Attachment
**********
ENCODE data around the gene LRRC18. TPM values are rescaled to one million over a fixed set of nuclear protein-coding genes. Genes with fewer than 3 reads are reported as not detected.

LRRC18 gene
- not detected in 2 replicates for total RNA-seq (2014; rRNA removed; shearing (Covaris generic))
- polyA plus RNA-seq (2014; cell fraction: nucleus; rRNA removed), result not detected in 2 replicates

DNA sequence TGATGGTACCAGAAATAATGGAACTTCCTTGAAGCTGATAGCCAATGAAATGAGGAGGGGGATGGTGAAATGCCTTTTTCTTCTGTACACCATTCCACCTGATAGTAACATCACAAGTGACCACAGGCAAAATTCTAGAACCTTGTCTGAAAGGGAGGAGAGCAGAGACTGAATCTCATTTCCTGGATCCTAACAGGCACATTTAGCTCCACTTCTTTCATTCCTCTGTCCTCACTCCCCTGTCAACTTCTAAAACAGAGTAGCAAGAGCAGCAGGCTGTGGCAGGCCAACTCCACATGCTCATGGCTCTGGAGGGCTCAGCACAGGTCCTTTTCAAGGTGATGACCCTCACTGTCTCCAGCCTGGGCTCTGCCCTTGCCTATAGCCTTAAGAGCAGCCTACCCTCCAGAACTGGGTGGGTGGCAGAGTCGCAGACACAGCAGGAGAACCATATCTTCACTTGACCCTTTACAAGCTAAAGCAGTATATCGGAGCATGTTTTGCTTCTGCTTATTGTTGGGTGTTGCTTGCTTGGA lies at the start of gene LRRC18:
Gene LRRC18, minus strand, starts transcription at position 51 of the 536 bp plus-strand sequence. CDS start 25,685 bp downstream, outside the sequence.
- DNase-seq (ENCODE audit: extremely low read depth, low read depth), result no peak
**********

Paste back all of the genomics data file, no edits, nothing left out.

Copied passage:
ENCODE data around the gene LRRC18. TPM values are rescaled to one million over a fixed set of nuclear protein-coding genes. Genes with fewer than 3 reads are reported as not detected.

LRRC18 gene
- not detected in 2 replicates for total RNA-seq (2014; rRNA removed; shearing (Covaris generic))
- polyA plus RNA-seq (2014; cell fraction: nucleus; rRNA removed), result not detected in 2 replicates

DNA sequence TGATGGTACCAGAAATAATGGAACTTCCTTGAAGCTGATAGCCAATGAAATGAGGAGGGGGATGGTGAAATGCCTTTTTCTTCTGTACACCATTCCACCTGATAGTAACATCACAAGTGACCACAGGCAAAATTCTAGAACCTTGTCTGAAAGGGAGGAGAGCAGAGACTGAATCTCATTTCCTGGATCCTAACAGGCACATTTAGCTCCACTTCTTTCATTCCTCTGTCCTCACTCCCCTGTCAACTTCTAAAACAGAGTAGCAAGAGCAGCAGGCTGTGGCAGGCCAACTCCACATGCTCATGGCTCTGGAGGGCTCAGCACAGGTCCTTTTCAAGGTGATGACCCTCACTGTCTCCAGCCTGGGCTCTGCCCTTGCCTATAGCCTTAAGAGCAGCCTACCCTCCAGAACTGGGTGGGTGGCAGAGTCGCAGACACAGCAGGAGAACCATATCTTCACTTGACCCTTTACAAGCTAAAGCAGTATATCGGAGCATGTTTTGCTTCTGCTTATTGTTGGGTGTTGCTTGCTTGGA lies at the start of gene LRRC18:
Gene LRRC18, minus strand, starts transcription at position 51 of the 536 bp plus-strand sequence. CDS start 25,685 bp downstream, outside the sequence.
- DNase-seq (ENCODE audit: extremely low read depth, low read depth), result no peak